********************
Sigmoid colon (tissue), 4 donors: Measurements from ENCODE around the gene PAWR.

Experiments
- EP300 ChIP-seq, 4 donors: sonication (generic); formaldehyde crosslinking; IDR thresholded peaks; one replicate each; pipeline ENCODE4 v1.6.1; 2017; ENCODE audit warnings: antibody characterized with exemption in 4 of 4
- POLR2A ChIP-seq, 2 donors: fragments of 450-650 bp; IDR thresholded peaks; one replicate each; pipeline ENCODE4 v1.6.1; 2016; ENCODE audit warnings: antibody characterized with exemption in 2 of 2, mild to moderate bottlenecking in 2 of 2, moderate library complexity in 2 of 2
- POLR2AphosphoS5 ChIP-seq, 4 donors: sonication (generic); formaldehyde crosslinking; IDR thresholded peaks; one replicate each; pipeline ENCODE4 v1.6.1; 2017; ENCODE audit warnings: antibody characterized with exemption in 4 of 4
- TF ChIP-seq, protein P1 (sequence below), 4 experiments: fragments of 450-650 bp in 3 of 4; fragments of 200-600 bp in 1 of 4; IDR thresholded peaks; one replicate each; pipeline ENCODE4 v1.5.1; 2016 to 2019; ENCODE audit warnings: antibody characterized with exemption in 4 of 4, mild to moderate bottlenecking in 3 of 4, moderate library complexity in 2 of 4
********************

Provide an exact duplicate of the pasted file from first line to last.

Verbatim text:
Sigmoid colon (tissue), 4 donors: Measurements from ENCODE around the gene PAWR.

Experiments
- EP300 ChIP-seq, 4 donors: sonication (generic); formaldehyde crosslinking; IDR thresholded peaks; one replicate each; pipeline ENCODE4 v1.6.1; 2017; ENCODE audit warnings: antibody characterized with exemption in 4 of 4
- POLR2A ChIP-seq, 2 donors: fragments of 450-650 bp; IDR thresholded peaks; one replicate each; pipeline ENCODE4 v1.6.1; 2016; ENCODE audit warnings: antibody characterized with exemption in 2 of 2, mild to moderate bottlenecking in 2 of 2, moderate library complexity in 2 of 2
- POLR2AphosphoS5 ChIP-seq, 4 donors: sonication (generic); formaldehyde crosslinking; IDR thresholded peaks; one replicate each; pipeline ENCODE4 v1.6.1; 2017; ENCODE audit warnings: antibody characterized with exemption in 4 of 4
- TF ChIP-seq, protein P1 (sequence below), 4 experiments: fragments of 450-650 bp in 3 of 4; fragments of 200-600 bp in 1 of 4; IDR thresholded peaks; one replicate each; pipeline ENCODE4 v1.5.1; 2016 to 2019; ENCODE audit warnings: antibody characterized with exemption in 4 of 4, mild to moderate bottlenecking in 3 of 4, moderate library complexity in 2 of 4